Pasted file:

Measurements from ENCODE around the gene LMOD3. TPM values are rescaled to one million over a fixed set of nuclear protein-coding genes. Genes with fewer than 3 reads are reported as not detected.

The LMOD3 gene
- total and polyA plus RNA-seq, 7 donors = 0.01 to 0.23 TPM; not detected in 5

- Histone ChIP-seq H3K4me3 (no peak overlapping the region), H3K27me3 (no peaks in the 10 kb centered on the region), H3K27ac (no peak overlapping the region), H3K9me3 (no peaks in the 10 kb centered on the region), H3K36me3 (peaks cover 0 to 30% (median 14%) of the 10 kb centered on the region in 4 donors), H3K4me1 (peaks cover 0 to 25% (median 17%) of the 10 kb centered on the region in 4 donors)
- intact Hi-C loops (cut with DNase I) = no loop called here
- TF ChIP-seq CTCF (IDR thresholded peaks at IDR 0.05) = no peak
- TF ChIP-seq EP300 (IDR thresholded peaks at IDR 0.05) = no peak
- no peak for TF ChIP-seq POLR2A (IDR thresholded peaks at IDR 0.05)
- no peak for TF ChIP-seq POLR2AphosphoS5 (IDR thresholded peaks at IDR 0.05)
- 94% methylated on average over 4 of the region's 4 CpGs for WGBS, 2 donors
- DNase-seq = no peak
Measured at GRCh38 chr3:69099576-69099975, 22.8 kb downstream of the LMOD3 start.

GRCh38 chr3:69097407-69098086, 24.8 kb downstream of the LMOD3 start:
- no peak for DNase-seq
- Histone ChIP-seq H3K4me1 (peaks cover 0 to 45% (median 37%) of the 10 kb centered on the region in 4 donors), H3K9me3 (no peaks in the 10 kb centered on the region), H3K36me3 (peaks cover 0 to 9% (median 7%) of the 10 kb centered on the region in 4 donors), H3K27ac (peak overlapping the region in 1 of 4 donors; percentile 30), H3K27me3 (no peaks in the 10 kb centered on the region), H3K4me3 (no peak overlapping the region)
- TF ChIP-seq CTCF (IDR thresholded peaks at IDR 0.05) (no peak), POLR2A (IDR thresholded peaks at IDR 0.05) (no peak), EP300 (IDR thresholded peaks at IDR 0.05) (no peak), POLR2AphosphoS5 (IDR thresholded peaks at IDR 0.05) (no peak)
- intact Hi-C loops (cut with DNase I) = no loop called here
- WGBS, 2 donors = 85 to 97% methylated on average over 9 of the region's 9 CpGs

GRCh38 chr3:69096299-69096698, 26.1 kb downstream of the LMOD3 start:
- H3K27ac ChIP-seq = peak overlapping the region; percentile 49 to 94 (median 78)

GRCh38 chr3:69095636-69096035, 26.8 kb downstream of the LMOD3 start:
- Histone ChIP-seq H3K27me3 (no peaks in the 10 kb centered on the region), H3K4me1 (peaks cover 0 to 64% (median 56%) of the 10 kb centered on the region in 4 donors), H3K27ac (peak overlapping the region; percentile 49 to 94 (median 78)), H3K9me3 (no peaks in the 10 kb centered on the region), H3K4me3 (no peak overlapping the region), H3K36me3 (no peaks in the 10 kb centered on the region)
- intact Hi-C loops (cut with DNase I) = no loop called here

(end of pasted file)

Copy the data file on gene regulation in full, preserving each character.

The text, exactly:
Measurements from ENCODE around the gene LMOD3. TPM values are rescaled to one million over a fixed set of nuclear protein-coding genes. Genes with fewer than 3 reads are reported as not detected.

The LMOD3 gene
- total and polyA plus RNA-seq, 7 donors = 0.01 to 0.23 TPM; not detected in 5

- Histone ChIP-seq H3K4me3 (no peak overlapping the region), H3K27me3 (no peaks in the 10 kb centered on the region), H3K27ac (no peak overlapping the region), H3K9me3 (no peaks in the 10 kb centered on the region), H3K36me3 (peaks cover 0 to 30% (median 14%) of the 10 kb centered on the region in 4 donors), H3K4me1 (peaks cover 0 to 25% (median 17%) of the 10 kb centered on the region in 4 donors)
- intact Hi-C loops (cut with DNase I) = no loop called here
- TF ChIP-seq CTCF (IDR thresholded peaks at IDR 0.05) = no peak
- TF ChIP-seq EP300 (IDR thresholded peaks at IDR 0.05) = no peak
- no peak for TF ChIP-seq POLR2A (IDR thresholded peaks at IDR 0.05)
- no peak for TF ChIP-seq POLR2AphosphoS5 (IDR thresholded peaks at IDR 0.05)
- 94% methylated on average over 4 of the region's 4 CpGs for WGBS, 2 donors
- DNase-seq = no peak
Measured at GRCh38 chr3:69099576-69099975, 22.8 kb downstream of the LMOD3 start.

GRCh38 chr3:69097407-69098086, 24.8 kb downstream of the LMOD3 start:
- no peak for DNase-seq
- Histone ChIP-seq H3K4me1 (peaks cover 0 to 45% (median 37%) of the 10 kb centered on the region in 4 donors), H3K9me3 (no peaks in the 10 kb centered on the region), H3K36me3 (peaks cover 0 to 9% (median 7%) of the 10 kb centered on the region in 4 donors), H3K27ac (peak overlapping the region in 1 of 4 donors; percentile 30), H3K27me3 (no peaks in the 10 kb centered on the region), H3K4me3 (no peak overlapping the region)
- TF ChIP-seq CTCF (IDR thresholded peaks at IDR 0.05) (no peak), POLR2A (IDR thresholded peaks at IDR 0.05) (no peak), EP300 (IDR thresholded peaks at IDR 0.05) (no peak), POLR2AphosphoS5 (IDR thresholded peaks at IDR 0.05) (no peak)
- intact Hi-C loops (cut with DNase I) = no loop called here
- WGBS, 2 donors = 85 to 97% methylated on average over 9 of the region's 9 CpGs

GRCh38 chr3:69096299-69096698, 26.1 kb downstream of the LMOD3 start:
- H3K27ac ChIP-seq = peak overlapping the region; percentile 49 to 94 (median 78)

GRCh38 chr3:69095636-69096035, 26.8 kb downstream of the LMOD3 start:
- Histone ChIP-seq H3K27me3 (no peaks in the 10 kb centered on the region), H3K4me1 (peaks cover 0 to 64% (median 56%) of the 10 kb centered on the region in 4 donors), H3K27ac (peak overlapping the region; percentile 49 to 94 (median 78)), H3K9me3 (no peaks in the 10 kb centered on the region), H3K4me3 (no peak overlapping the region), H3K36me3 (no peaks in the 10 kb centered on the region)
- intact Hi-C loops (cut with DNase I) = no loop called here